Hors Camp

There is no road to Aghor. The village emerges from a trail worn by off-road vehicles, which meanders between copses of acacia trees and herds of goats and camels. Situated about 20 kilometres from Mauritania’s eastern border with Mali, and more than 1,200 kilometres east of the Mauritanian capital of Nouakchott, Aghor is the largest settlement in the sparsely populated rural commune of Megve, with a population of three thousand or so. One could be forgiven for thinking that local politics here have little bearing on the national or regional stage.

In December 2023, Mauritanian President Mohamed Ould Ghazouani received a letter from Aghor’s mayor about the growing presence of Malian refugees, whose tarpaulin tents and huts had been springing up on the village periphery since August that year. Relations between locals and the refugee population had so far been amicable, with efforts made to provide for the new arrivals. But their number was now on par with that of the village residents and the influx showed no sign of abating. With lean season approaching and local water sources already strained, the situation was, the mayor wrote, becoming untenable. A number of other villages in Mauritania’s sprawling south-eastern Hodh El-Chargui region found themselves in a similar predicament. On the outskirts of its capital Nema, within the border communities of Fassala, Amourj and Bousteila, and around the market town of Bassikounou, there were more and more Malian nationals seeking refuge from the conflict in their home country.

This is what the UNHCR refers to as ‘hors camp’ – indicating those who have not been accommodated within the M’bera refugee camp also located in Hodh El-Chargui, southwest of Aghor. While M’bera’s population has fluctuated over its twelve-year lifespan, it has recently reached unprecedented numbers, coming close to 100,000. The ‘hors camp’ population, meanwhile, is estimated to be over 80,000, posing a serious challenge to Mauritania’s extant model of refugee resettlement.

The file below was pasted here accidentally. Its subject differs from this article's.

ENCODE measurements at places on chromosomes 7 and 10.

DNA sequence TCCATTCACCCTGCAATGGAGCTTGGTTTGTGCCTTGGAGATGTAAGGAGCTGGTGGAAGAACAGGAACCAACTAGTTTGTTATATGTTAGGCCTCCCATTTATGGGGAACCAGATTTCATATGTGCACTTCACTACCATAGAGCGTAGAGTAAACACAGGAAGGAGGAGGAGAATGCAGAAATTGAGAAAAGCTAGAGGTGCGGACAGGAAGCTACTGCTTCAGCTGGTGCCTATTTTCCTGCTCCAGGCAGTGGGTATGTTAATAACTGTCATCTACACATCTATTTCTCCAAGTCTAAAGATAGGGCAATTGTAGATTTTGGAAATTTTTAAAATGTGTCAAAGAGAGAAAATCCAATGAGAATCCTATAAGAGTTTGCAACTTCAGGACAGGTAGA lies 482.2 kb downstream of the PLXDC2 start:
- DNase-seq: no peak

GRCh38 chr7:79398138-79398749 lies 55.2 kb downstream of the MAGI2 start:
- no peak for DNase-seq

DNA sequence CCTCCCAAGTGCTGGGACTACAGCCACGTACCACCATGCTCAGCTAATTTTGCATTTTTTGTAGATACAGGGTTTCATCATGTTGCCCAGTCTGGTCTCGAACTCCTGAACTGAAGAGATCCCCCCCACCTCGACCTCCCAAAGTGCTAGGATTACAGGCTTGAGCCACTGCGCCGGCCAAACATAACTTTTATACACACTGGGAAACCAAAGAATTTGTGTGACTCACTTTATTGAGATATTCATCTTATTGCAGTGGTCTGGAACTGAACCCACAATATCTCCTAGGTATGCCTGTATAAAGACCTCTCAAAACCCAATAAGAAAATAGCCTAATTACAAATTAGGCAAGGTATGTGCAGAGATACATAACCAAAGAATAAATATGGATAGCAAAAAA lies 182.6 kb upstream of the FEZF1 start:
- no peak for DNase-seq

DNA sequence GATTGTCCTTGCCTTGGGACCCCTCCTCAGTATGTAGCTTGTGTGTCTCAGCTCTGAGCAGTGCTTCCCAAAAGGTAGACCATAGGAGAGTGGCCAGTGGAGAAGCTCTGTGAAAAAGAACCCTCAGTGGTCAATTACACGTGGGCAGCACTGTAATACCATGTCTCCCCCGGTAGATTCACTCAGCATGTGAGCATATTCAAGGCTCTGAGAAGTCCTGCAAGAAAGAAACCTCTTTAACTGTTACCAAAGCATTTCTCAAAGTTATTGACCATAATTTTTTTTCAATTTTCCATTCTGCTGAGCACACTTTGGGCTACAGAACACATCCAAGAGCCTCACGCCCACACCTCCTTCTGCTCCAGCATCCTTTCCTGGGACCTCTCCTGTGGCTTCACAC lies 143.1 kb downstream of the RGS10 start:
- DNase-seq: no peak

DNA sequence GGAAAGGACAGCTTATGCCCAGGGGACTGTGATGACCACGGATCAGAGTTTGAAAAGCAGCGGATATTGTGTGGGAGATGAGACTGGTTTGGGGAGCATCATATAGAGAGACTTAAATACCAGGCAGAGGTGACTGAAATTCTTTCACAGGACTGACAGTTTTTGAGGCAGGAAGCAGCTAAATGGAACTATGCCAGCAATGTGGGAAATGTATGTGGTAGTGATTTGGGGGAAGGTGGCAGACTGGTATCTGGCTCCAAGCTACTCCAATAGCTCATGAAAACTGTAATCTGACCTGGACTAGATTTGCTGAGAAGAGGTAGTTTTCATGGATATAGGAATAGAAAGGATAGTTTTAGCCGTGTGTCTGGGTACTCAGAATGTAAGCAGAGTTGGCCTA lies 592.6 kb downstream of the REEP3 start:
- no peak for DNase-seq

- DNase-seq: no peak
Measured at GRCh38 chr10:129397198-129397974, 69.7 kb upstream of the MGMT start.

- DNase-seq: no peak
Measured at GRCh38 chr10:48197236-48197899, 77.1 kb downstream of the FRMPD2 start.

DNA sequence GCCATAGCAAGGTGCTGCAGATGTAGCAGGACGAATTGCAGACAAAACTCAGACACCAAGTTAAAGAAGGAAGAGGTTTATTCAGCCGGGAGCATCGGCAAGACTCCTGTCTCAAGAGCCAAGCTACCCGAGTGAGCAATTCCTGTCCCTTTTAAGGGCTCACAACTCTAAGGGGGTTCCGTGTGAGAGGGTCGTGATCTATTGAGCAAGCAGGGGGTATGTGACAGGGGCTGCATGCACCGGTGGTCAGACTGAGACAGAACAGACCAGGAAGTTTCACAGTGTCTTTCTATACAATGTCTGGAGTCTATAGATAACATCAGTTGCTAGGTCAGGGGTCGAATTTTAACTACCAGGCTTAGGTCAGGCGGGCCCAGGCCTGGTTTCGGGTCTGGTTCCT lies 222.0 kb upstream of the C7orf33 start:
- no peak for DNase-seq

The M’bera camp was built shortly after a coup d’état in Mali that coincided with a resurgence of conflict between Tuareg separatists, the Malian army and jihadist militants. In 2013, the French government launched Operation Serval, a tactically limited military intervention in northern Mali aimed at quelling an advance of jihadist groups towards the south. Emboldened by its success, the mission was expanded to the entirety of the Sahel in the form of Operation Barkhane. But much like the global War on Terror, of which Barkhane was a provincial iteration, the French counterinsurgency against jihadist violence merely seemed to multiply it.

Ten years into this vicious circle, the Sahel’s populations had grown weary, as had its armed forces. In August 2020, a military coup in Mali set the script for others in Burkina Faso, Niger and Chad, each of which was accompanied by mass mobilizations against Western intervention. In response to these protests, Sahelian military leaders suspended not only French diplomatic and military missions, but also those of the EU, the UN and the US. Russian security actors entered the fold instead, lending their weight to the counterinsurgency in Mali, which has rapidly intensified. Recent arrivals in Aghor spoke of a merciless approach to suspected ‘terrorists’, with reports of summary executions and the routine burning of crops and livestock by counterinsurgency forces. Combined with an aerial drone campaign, this gloves-off approach has accelerated the flight into eastern Mauritania over the past year.

The UNHCR has begun to discourage new arrivals from joining the camp. It continues to coordinate basic services for those already settled in M’bera, but amid squeezed budgets and growing demand, it has advised recent migrants to install themselves in local communities – whose resources are often overstretched. As a result, a profound disparity has opened up between those within the camp and those outside it. Some discerning Mauritanians from surrounding areas have even claimed to be Malian refugees so as to gain access to M’bera’s better services.